What’s up ‘Boludo’?

If you ever go to Argentina, you may want to feel like a truly ‘gaucho’ or ‘porteño’, so here are some Argentine slang words and sayings that you can learn! Just so you know, the word for ‘Argentine slang’ is Lunfardo!

  • Che: Hey. The classic “Che, boludo!”: Hey, dude!
  • Boludo/a: Dude (friendly, just for friends); can also be a mild insult.
  • Birra: Beer; “Nos tomamos una birra?” Shall we drink a beer?
  • Pibe: Boy, dude; “Che, pibe!” Hey, boy!
  • Tranka: Chill (comes from tranquilo); “Tranka Style
  • Posta: Truth; “Pasó eso, posta!” That really happened!
  • La posta: The best; “El alfajor es la posta.” The alfajor is the best.
  • Mina: Woman; “Que linda mina.” What a pretty woman.
  • Minita: Girl; may be sexual or diminishing.
  • Quilombo: A mess, a problem; “Qué quilombo!” What a mess!
  • Afanar: To steal; “Me afanaron el celular!” They stole my cellphone!
  • Chafar/Chorear: Synonym of anafar; to steal.
  • Careta: Someone who acts like someone they are not.
  • Rata: Someone who is cheap; also known as “Amarrete”.
  • Viste: To see, used as “Viste! Tenía razón.” See! I was right.
  • Previa: You have a “previa” where you drink your (cheap) booze before going to a party or Boliche.
  • Boliche: Nightclub, alcohol included. (18+ years)
  • Mala muerte: Literally “bad death,” used to describe a place that is not nice; “Un bar de mala muerte.” A horrible bar.
  • Dame Bola or Pelota: To pay attention.
  • Rati: Police; also known as “la cana” or “yuta” (the police) and “el cana” (the policeman).
  • Bajón: Something that brings you down or makes you sad; “Esto es un bajón.” This is a downer.
  • Bancar: To support, to wait; “Bancame un minuto” Wait a minute. “Bancame en esta” Support me on this one.
  • Baranda: Bad smell; “Qué baranda!” What a horrible smell!
  • Bárbaro: Great; “Qué bárbaro!” How great!
  • Bardo: A mess; the verb is “Bardear” (to make a mess) and you can be a “Bardero/a.”
  • Bocha: A lot; “Te quiero (una) bocha.” I love you a lot.
  • Cacho: A bit; “Pará un cacho!” Wait a bit!
  • Te re cabió: This is a bit difficult – either you really liked it, or you thought you were right about something and someone/thing proved you wrong.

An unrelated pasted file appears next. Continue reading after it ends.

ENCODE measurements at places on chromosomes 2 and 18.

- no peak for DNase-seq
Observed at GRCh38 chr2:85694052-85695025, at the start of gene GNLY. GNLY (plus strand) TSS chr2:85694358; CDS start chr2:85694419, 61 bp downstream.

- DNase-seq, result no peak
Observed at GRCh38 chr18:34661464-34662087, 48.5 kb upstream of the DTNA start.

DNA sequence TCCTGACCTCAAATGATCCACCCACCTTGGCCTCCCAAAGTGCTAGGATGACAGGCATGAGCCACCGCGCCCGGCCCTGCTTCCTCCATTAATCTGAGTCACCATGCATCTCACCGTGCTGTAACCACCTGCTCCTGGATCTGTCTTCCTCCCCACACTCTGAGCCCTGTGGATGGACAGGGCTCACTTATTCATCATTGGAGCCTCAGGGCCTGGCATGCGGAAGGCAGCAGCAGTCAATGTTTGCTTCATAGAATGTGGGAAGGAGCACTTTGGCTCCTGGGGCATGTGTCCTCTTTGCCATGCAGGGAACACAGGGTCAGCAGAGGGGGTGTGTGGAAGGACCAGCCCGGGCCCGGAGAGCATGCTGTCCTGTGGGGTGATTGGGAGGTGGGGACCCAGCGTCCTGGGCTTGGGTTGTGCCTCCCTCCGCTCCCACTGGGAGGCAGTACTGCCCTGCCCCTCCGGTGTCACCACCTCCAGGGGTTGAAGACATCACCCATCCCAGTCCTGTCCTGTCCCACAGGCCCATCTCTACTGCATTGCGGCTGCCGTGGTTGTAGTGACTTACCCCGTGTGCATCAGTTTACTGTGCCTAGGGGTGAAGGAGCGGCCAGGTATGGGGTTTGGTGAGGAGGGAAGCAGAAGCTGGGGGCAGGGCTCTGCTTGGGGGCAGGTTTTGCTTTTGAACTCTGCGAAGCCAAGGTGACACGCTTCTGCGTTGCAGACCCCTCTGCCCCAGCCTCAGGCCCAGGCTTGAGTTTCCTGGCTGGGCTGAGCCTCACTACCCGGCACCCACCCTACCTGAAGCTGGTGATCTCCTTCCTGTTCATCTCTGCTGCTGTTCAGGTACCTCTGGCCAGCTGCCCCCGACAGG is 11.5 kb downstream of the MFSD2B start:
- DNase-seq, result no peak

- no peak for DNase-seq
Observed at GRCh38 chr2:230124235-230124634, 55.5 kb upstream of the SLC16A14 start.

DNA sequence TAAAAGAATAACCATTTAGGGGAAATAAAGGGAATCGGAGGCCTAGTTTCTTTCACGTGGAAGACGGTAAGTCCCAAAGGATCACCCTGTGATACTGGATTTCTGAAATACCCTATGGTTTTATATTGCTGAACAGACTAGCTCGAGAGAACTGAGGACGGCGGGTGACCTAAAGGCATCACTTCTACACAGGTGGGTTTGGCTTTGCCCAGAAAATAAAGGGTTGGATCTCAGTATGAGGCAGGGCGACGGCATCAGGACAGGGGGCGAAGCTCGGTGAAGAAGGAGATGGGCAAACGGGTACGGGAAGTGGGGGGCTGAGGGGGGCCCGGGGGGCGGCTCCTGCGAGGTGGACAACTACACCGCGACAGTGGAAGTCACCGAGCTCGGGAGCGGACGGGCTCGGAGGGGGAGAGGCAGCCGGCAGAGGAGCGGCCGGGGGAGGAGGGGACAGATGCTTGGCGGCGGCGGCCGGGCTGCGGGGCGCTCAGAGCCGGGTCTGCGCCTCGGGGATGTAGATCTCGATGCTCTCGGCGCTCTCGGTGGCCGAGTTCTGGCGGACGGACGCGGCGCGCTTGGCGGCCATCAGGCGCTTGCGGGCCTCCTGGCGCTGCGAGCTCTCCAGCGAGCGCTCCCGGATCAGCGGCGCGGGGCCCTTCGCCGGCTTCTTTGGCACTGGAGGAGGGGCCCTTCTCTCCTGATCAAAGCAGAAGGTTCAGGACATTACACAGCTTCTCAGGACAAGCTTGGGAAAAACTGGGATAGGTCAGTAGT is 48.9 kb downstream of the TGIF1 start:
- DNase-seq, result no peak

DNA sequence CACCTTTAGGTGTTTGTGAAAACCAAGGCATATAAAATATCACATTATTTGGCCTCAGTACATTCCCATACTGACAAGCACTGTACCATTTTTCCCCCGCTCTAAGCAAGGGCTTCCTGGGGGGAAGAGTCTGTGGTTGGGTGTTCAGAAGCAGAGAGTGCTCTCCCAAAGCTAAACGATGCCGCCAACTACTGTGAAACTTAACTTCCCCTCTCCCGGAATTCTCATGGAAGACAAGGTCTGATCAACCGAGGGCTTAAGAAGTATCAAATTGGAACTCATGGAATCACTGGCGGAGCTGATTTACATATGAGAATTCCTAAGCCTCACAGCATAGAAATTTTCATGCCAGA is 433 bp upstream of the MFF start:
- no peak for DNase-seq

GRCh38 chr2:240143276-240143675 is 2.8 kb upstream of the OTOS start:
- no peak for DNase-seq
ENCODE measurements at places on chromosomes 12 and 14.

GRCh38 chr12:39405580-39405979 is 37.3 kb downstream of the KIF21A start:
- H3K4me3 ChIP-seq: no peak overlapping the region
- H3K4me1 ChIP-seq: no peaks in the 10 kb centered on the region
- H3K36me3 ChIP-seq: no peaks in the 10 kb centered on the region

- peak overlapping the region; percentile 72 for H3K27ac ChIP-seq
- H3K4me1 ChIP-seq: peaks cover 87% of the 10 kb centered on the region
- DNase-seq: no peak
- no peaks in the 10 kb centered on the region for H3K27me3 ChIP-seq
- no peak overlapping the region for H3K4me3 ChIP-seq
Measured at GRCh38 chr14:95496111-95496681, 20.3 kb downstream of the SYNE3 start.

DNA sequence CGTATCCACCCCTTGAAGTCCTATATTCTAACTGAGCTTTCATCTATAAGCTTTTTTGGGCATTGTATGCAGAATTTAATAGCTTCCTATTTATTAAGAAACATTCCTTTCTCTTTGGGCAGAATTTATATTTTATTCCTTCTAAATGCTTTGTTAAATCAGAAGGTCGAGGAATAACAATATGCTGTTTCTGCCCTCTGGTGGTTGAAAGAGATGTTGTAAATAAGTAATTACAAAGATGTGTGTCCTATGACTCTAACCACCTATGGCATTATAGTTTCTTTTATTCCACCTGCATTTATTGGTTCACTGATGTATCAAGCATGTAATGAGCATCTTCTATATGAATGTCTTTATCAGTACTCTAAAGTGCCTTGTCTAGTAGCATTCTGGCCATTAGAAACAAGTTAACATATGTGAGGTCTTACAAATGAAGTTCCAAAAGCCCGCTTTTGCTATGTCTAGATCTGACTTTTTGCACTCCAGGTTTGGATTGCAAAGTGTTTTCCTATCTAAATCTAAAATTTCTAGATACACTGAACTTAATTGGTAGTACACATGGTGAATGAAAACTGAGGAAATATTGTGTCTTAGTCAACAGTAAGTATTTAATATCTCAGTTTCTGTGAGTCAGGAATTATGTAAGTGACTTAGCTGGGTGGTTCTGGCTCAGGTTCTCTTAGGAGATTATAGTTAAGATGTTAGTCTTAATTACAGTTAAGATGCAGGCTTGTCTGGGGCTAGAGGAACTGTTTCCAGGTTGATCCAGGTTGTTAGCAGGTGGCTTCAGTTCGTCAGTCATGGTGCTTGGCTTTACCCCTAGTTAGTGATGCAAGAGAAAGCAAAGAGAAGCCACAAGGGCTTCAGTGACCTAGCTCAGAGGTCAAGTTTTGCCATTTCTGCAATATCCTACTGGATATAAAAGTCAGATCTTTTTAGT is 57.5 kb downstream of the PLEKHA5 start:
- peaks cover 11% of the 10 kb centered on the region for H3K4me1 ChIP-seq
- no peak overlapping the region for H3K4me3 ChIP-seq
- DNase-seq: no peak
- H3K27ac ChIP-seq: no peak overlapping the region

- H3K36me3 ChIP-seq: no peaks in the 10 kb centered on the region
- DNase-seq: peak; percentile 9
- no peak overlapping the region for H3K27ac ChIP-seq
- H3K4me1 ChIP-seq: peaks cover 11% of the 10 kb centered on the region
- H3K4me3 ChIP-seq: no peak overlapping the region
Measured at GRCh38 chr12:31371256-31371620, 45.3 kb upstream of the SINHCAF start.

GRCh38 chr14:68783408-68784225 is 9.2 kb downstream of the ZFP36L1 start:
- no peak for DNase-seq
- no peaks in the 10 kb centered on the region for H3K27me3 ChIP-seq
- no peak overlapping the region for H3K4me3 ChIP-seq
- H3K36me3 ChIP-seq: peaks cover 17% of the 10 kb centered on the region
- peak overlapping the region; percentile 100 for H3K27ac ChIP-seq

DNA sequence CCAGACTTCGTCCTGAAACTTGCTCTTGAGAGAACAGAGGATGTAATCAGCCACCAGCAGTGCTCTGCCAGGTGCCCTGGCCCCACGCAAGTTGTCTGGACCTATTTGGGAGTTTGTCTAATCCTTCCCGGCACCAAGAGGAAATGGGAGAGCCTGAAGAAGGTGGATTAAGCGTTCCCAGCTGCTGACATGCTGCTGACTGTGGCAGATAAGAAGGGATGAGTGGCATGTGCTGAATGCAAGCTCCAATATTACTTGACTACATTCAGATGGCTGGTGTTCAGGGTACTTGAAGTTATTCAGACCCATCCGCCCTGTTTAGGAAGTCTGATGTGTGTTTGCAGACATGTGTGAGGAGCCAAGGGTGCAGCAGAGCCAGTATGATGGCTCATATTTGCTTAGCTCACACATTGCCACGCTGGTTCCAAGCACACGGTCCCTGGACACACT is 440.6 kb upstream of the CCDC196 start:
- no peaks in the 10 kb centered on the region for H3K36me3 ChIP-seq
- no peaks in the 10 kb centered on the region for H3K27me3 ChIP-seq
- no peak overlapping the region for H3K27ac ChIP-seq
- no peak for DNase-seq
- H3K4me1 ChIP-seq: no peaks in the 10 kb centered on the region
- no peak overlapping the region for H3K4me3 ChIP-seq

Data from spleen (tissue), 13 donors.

How to use it:
    Te re cabió la mina/el chocolate/el chabón.” You really liked that woman/the chocolate/that man.
    Te re cabió, no pasó lo que dijiste.” You had to suck it up, the thing you said didn’t happen.
  • Canchero/Copado/Cebado:  Cool; good vibes.
  • Chamuyero: Someone that talks nonsense, a player. Verb to “chamuyar”.
  • Cualquiera! or Nada que ver!: Whatever! Saying something is erroneous or has nothing to do with the conversation.
  • El Diego: Maradona, obviously.
  • Escabiar: To drink alcohol.
  • Flashear:  Think or imagine something that you didn’t understand or came out of the blue; “Flashie que había un elefante!” I imagined there was an elephant!
  • A full: To the maximum; “Si, a full vamos a la fiesta!” Yes, let’s go to the party!
  • Tinto: Red wine; “Nos tomamos un tinto?” Shall we drink red wine?
  • Ni en pedo: Not even drunk.
  • Ni idea: No idea.
  • Estar al horno (con papas): Literally to be in the oven (with chips). Means you’re in trouble.
  • Tener/Ser Mala Leche: Literally ‘to have bad milk’. Means being bad person or act on a bad attitude.
  • Ponerse las pilas: Literally ‘to put on the batteries’. Means to move one or get self-motivated to do something.
  • Al pedo: To be ‘al pedo’, is to be bored with nothing to do.
  • En pedo: To be ‘en pedo’, is to be drunk.
  • Fiaca: Laziness
  • Mandar Fruta: Literally ‘to send fruit’. Means to speak about something without knowledge.
  • Estar remando en Dulce de leche: Literally ‘to be rowing in Dulce de leche’. Means that you are making a lot of efforts to achieve something when the circumstances are the worst.
  • Ir a los bifes: Literally to go to the steakes. Means ‘get to the point’

 

One american explaining to another one some common sayings: